The tight, constraining swaddling of an infant that had been the norm in the eighteenth century was pushed aside in an effort to give babies more freedom of movement. Swaddling had also been used in an effort to keep babies calm and quiet, as if the crying of a child was a bad thing. In the nineteenth century, adults began to understand that crying was a normal part of infancy and childhood, often a result of the baby and child still learning how to express themselves.
Play and games were encouraged as being essential towards a child’s development, and children’s clothing reflected these changing attitudes. While babies were kept in long gowns to keep them warm, as soon as they reached the age of crawling and walking, they were placed in “short clothes” to give their chubby little legs room to maneuver. Pudding caps were used as well, a slightly padded helmet, of sorts, to help prevent the bumps and bruises that came with learning to walk and run and jump. (And just when you thought overprotective parenting was a modern invention…)
Children were also drawn tighter into the bosom of the family, and many households all ate their meals together rather than keeping the children separate with a nursemaid round the clock. The belief was that they would better learn to socialize and grow into better adults by seeing the behavior of their elders and to “practice” with them. But it had the added benefit of keeping the family together and letting the parents and children play a larger part in each other’s lives.
By the age of eight is when things would begin to change in the child’s life. If you were a boy, your education went into overdrive. Being sent off to school, the hiring of a tutor, or being sent to learn from the local parson were all popular options. Girls, on the other hand, were more likely to be kept at home for their education (especially as a girl’s education consisted of things like needlework, painting, music, and less history, science, and languages than their brothers). A governess would often be added to the household staff (though we all remember Lady Catherine De Bourgh’s horror at discovering that all five Bennet daughters were raised without the aid of a governess).
As the nineteenth century moved forward, the role of motherhood and the importance of children being children only progressed further. A short while after the Regency period, Queen Victoria and Prince Albert arrived, two people who both reportedly doted on their children (all nine of them!) and all while running an empire. Now, nearly two centuries later, it is remarkable how many things have changed, and yet how with the upswing in popularity of cloth diapers and midwives and ensuring that kids have ample time to play, just how many things have remained the same.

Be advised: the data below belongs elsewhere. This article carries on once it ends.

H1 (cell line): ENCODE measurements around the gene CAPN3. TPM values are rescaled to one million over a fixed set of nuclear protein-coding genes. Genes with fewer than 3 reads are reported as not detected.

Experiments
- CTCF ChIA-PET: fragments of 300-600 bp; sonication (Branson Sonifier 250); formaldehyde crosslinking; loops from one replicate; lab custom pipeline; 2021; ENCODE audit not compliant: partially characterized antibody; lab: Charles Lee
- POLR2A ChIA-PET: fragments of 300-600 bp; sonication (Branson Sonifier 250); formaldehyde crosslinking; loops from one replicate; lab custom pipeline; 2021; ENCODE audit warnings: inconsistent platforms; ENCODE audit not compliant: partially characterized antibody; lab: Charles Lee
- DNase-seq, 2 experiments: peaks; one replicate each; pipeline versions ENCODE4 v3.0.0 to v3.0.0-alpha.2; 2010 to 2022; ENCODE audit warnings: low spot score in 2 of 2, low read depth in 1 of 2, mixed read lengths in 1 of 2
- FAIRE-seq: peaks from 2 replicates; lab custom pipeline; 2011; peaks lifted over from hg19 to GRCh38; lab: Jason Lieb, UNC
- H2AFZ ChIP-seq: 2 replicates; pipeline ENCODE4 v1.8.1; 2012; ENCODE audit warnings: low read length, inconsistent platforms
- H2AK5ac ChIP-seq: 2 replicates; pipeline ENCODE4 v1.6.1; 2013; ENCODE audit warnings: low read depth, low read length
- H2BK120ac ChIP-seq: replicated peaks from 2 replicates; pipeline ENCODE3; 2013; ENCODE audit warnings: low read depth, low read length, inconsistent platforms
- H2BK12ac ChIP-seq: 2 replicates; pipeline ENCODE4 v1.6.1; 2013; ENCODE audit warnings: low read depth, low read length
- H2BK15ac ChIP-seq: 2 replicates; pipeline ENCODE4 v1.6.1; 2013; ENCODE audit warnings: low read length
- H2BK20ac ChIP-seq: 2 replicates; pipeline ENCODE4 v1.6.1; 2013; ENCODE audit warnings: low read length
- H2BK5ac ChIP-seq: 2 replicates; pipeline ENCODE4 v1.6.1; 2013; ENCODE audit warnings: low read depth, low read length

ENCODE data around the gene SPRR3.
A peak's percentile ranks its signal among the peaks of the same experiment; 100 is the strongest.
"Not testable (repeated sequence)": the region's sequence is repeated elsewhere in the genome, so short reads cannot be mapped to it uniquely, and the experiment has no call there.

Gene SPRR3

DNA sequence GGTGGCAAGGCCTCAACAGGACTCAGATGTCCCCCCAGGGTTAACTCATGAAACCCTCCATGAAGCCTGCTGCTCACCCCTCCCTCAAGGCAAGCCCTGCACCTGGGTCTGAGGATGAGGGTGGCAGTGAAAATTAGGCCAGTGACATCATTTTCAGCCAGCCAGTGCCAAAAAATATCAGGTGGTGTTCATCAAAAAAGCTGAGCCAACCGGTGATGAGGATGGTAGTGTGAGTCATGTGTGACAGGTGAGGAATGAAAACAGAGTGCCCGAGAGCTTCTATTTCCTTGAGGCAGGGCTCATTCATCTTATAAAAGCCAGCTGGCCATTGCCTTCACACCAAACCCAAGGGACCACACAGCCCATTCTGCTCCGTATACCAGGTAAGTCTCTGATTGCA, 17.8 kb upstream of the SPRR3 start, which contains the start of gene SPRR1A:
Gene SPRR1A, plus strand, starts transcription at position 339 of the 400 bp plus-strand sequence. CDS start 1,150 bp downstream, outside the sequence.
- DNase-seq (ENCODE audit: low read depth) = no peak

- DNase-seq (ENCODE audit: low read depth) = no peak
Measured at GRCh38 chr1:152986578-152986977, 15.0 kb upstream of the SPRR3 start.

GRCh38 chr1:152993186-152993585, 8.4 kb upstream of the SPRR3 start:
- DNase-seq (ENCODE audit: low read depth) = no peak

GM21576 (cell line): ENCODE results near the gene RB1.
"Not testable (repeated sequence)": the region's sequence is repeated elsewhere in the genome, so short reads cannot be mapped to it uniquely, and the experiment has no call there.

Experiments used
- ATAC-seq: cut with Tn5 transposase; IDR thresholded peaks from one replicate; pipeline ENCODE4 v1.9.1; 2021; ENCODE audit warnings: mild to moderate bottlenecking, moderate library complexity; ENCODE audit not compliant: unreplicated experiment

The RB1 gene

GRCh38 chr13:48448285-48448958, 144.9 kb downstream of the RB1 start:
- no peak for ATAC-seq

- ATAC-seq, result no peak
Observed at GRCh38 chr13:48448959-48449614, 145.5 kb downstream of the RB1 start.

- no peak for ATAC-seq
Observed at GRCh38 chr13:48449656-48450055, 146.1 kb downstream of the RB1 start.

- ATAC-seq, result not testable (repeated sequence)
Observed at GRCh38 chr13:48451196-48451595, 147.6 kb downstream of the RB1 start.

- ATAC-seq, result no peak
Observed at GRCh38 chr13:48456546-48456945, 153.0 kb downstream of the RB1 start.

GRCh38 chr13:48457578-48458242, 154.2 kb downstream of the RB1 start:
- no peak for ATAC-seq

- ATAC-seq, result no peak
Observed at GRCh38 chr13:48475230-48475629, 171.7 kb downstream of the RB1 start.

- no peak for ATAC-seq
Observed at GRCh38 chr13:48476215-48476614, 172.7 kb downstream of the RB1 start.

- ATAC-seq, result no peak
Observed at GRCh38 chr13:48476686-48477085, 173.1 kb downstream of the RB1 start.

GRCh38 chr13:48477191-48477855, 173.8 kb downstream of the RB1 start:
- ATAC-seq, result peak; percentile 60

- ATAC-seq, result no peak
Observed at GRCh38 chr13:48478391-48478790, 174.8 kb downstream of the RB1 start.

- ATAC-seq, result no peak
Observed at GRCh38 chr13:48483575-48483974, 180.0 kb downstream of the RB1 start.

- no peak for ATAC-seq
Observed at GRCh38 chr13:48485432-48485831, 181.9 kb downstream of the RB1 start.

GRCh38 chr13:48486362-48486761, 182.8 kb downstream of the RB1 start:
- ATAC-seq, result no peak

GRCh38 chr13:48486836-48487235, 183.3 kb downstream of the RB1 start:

Edridge, Henry (1768–1821), portrait painter and landscape draughtsman, was born at Paddington, Middlesex, in August 1768, and baptized in St James's, Paddington, on 3 October 1768, the son of Henry Edridge, a tradesman in St James's and his wife, Sarah, née Brett. He was educated by his mother and at a school in Acton, before being apprenticed at fifteen to the mezzotint engraver William Pether. Edridge acquired an eye for detail in this meticulous work; he was also given permission to study his master's other work as a miniaturist. He attended the Royal Academy Schools from 1784 and his copies after the works of Reynolds were much admired by Sir Joshua. He married Ann in 1789 and at the same time set up in London on his own at 14 Church Street, Soho, and then at 5 Old Compton Street. He was in business at 10 Dufour's Place from 1790 to 1799, when his reputation was being established, and also worked from a cottage he had purchased at Hanwell, Middlesex. In 1789 Edridge had become acquainted with the landscape watercolourist Thomas Hearne, and went sketching with him, adopting a little of his style and technique. Through Hearne he met Dr Thomas Monro and after 1794 attended Monro's unofficial drawing school at Adelphi Terrace in company with J. M. W. Turner and Thomas Girtin. But Edridge was already becoming well known for a style of portraiture that combined the delicacy of miniature painting with breadth of draughtsmanship and also included landscape. His earliest (anonymous) biographer stated: